עזרה ראשונה נפשית בטלפון
הפוך לעמוד הבית
לקבלת מידע באי מייל
מחקרים חיצוניים

פרסומים בכתבי עת מדעיים

    of calls to the israeli hotline during the intifada Characteristics

Itzhak Gilat and Yael Latzer2, 3

(1) 

“ERAN,” Israeli Association of Emotional First Aid, P.O. Box 7137, Netanya, 42170, Israel

 

(2) 

Rambam Medical Center, Haifa, Israel

 

(3) 

School of Social Work, University of Haifa, Haifa, Israel

 

Abstract  The present study examined the help-seeking characteristics of callers to the ten Israeli hotline centers during the Intifada – the Palestinian uprising in the Israeli administered territories. The research method combined quantitative and qualitative analyses of the volunteers’ written reports. The quantitative analysis was conducted on a sample of 21,315 structured forms, and the qualitative content analysis was carried out on a sample of 498 verbal descriptions of calls. The quantitative analysis revealed a U-shaped curve illustrating the frequency of Intifada-related calls in relation to the time of the study. The qualitative analysis showed that the main complaints of the callers were focused on direct and masked manifestations of anxiety and feelings of helplessness. The implications of the findings are discussed in terms of understanding the unique psychological response to a new kind of stress, as seen from the perspective of calls to a hotline.

Keywords  hotline - intifada - Israel - stress

 

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Suicide Prevention by Online Support Groups: An Action Theory-Based Model of Emotional First Aid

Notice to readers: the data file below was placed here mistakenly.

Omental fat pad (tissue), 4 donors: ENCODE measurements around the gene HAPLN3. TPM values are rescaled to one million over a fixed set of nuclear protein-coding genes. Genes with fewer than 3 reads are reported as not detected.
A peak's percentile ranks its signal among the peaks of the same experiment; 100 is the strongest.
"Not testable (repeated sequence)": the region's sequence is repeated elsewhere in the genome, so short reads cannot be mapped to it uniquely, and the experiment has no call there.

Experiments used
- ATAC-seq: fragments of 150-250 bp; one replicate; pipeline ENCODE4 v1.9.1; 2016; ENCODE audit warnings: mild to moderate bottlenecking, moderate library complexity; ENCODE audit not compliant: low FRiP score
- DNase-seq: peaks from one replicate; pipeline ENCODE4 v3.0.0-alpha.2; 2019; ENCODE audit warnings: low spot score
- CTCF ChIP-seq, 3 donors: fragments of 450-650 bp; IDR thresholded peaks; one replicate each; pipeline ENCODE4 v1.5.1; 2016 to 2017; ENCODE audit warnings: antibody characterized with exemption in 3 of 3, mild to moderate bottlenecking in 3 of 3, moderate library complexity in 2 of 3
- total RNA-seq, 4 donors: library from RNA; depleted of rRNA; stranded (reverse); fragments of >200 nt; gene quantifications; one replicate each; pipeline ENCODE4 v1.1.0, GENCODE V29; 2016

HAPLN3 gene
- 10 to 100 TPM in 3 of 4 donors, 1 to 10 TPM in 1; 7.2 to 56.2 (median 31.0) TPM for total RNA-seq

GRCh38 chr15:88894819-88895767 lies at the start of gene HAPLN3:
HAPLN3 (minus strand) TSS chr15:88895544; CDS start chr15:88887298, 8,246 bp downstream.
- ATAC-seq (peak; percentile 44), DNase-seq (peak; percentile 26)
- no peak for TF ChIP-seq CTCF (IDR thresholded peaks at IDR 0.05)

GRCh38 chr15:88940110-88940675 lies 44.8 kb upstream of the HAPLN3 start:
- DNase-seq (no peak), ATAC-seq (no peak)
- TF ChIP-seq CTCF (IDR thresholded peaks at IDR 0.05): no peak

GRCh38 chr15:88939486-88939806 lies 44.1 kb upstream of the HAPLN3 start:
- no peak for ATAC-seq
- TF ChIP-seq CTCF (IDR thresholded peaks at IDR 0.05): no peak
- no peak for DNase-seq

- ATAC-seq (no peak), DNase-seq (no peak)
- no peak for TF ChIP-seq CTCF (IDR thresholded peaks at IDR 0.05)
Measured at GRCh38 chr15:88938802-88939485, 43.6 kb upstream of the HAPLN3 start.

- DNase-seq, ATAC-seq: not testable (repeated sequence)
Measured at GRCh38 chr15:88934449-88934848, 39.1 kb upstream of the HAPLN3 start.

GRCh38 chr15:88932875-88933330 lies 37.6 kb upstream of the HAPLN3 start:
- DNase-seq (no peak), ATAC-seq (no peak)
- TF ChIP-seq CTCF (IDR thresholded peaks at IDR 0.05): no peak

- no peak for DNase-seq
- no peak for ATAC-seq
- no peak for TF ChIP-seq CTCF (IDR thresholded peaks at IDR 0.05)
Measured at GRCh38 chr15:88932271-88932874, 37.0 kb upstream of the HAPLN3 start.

Authors: Itzhak Gilat - Itzhak Gilat, MA, is Director of Research at the Israeli Association for Emotional First Aid (ERAN).a; Golan Shahar - Golan Shahar, PhD, is Associate Professor of Psychology at Ben-Gurion University of the Negev, Israel, and Visiting Associate Professor of Psychiatry at Yale University Medical School.b

Affiliations:  

a Israeli Association for Emotional First Aid (ERAN),

 

b Ben-Gurion University of the Negev, Israel, and Visiting Associate Professor of Psychiatry at Yale University Medical School,

 

Abstract

In the last two decades, online support groups have become a valuable source of help for individuals in suicidal crisis. Their attractiveness is attributed to features that enhance help-seeking and self-disclosure such as availability, anonymity, and use of written communication. However, online support groups also suffer from limitations and potential risks as agents of suicide prevention. The Israeli Association for Emotional First Aid (ERAN) has developed a practical model that seeks to maximize the benefits and minimize the risks of online suicide prevention. The model applies the Action Theory concepts whereby individuals shape their own environment. The present paper presents the model, which is based on an online support group combined with personal chat and a telephonic help line. The online support group is moderated by paraprofessionals who function as both process regulators and support providers. The principles and practice of the model are described, the theoretical rationale is presented, and directions for future research are suggested.

Keywords: action theory; online support group; suicide; trained volunteers

 

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